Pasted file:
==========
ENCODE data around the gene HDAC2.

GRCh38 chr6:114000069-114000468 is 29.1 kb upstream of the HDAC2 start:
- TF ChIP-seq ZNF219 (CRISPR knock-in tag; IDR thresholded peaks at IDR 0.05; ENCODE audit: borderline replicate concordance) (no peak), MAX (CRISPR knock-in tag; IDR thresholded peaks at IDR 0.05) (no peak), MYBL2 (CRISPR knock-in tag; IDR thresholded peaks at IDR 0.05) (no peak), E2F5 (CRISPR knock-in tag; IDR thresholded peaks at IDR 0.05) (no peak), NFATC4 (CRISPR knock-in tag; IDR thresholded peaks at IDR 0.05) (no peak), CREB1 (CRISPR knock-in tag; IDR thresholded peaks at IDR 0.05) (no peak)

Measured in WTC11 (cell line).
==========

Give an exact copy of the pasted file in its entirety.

ENCODE data around the gene HDAC2.

GRCh38 chr6:114000069-114000468 is 29.1 kb upstream of the HDAC2 start:
- TF ChIP-seq ZNF219 (CRISPR knock-in tag; IDR thresholded peaks at IDR 0.05; ENCODE audit: borderline replicate concordance) (no peak), MAX (CRISPR knock-in tag; IDR thresholded peaks at IDR 0.05) (no peak), MYBL2 (CRISPR knock-in tag; IDR thresholded peaks at IDR 0.05) (no peak), E2F5 (CRISPR knock-in tag; IDR thresholded peaks at IDR 0.05) (no peak), NFATC4 (CRISPR knock-in tag; IDR thresholded peaks at IDR 0.05) (no peak), CREB1 (CRISPR knock-in tag; IDR thresholded peaks at IDR 0.05) (no peak)

Measured in WTC11 (cell line).